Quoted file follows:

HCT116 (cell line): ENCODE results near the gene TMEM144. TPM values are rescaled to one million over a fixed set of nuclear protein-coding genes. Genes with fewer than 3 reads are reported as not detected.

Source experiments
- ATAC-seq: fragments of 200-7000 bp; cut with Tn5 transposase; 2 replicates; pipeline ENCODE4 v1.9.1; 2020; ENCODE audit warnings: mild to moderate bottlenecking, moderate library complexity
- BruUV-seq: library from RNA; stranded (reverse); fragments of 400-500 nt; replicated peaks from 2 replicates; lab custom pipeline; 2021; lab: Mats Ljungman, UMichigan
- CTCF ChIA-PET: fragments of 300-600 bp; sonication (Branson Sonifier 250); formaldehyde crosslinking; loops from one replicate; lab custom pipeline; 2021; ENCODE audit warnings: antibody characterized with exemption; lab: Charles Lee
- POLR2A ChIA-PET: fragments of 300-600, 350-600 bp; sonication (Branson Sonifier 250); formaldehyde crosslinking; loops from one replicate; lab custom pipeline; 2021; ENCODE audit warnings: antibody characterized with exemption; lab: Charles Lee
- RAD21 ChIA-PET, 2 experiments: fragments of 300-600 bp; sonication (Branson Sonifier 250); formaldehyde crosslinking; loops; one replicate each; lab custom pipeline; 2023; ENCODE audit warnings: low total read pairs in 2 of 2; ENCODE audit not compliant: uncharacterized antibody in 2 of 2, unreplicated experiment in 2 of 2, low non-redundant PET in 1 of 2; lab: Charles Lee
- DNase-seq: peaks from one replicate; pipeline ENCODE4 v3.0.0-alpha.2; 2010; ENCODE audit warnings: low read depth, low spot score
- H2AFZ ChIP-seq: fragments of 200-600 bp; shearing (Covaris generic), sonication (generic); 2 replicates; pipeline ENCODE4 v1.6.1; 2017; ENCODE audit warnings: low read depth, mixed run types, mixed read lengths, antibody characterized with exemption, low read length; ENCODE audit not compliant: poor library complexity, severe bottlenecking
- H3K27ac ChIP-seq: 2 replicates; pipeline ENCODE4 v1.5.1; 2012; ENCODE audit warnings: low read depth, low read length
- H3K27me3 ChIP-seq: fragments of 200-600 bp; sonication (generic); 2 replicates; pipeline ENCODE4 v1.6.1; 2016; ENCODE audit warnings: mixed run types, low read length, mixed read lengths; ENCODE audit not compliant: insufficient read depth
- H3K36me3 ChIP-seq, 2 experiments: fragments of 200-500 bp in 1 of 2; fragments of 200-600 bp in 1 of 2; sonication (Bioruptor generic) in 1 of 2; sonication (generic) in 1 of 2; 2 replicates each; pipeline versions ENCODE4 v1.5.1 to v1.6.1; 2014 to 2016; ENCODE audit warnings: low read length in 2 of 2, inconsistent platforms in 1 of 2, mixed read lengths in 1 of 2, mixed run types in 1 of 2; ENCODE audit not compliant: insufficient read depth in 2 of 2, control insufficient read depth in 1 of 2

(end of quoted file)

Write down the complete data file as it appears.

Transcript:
HCT116 (cell line): ENCODE results near the gene TMEM144. TPM values are rescaled to one million over a fixed set of nuclear protein-coding genes. Genes with fewer than 3 reads are reported as not detected.

Source experiments
- ATAC-seq: fragments of 200-7000 bp; cut with Tn5 transposase; 2 replicates; pipeline ENCODE4 v1.9.1; 2020; ENCODE audit warnings: mild to moderate bottlenecking, moderate library complexity
- BruUV-seq: library from RNA; stranded (reverse); fragments of 400-500 nt; replicated peaks from 2 replicates; lab custom pipeline; 2021; lab: Mats Ljungman, UMichigan
- CTCF ChIA-PET: fragments of 300-600 bp; sonication (Branson Sonifier 250); formaldehyde crosslinking; loops from one replicate; lab custom pipeline; 2021; ENCODE audit warnings: antibody characterized with exemption; lab: Charles Lee
- POLR2A ChIA-PET: fragments of 300-600, 350-600 bp; sonication (Branson Sonifier 250); formaldehyde crosslinking; loops from one replicate; lab custom pipeline; 2021; ENCODE audit warnings: antibody characterized with exemption; lab: Charles Lee
- RAD21 ChIA-PET, 2 experiments: fragments of 300-600 bp; sonication (Branson Sonifier 250); formaldehyde crosslinking; loops; one replicate each; lab custom pipeline; 2023; ENCODE audit warnings: low total read pairs in 2 of 2; ENCODE audit not compliant: uncharacterized antibody in 2 of 2, unreplicated experiment in 2 of 2, low non-redundant PET in 1 of 2; lab: Charles Lee
- DNase-seq: peaks from one replicate; pipeline ENCODE4 v3.0.0-alpha.2; 2010; ENCODE audit warnings: low read depth, low spot score
- H2AFZ ChIP-seq: fragments of 200-600 bp; shearing (Covaris generic), sonication (generic); 2 replicates; pipeline ENCODE4 v1.6.1; 2017; ENCODE audit warnings: low read depth, mixed run types, mixed read lengths, antibody characterized with exemption, low read length; ENCODE audit not compliant: poor library complexity, severe bottlenecking
- H3K27ac ChIP-seq: 2 replicates; pipeline ENCODE4 v1.5.1; 2012; ENCODE audit warnings: low read depth, low read length
- H3K27me3 ChIP-seq: fragments of 200-600 bp; sonication (generic); 2 replicates; pipeline ENCODE4 v1.6.1; 2016; ENCODE audit warnings: mixed run types, low read length, mixed read lengths; ENCODE audit not compliant: insufficient read depth
- H3K36me3 ChIP-seq, 2 experiments: fragments of 200-500 bp in 1 of 2; fragments of 200-600 bp in 1 of 2; sonication (Bioruptor generic) in 1 of 2; sonication (generic) in 1 of 2; 2 replicates each; pipeline versions ENCODE4 v1.5.1 to v1.6.1; 2014 to 2016; ENCODE audit warnings: low read length in 2 of 2, inconsistent platforms in 1 of 2, mixed read lengths in 1 of 2, mixed run types in 1 of 2; ENCODE audit not compliant: insufficient read depth in 2 of 2, control insufficient read depth in 1 of 2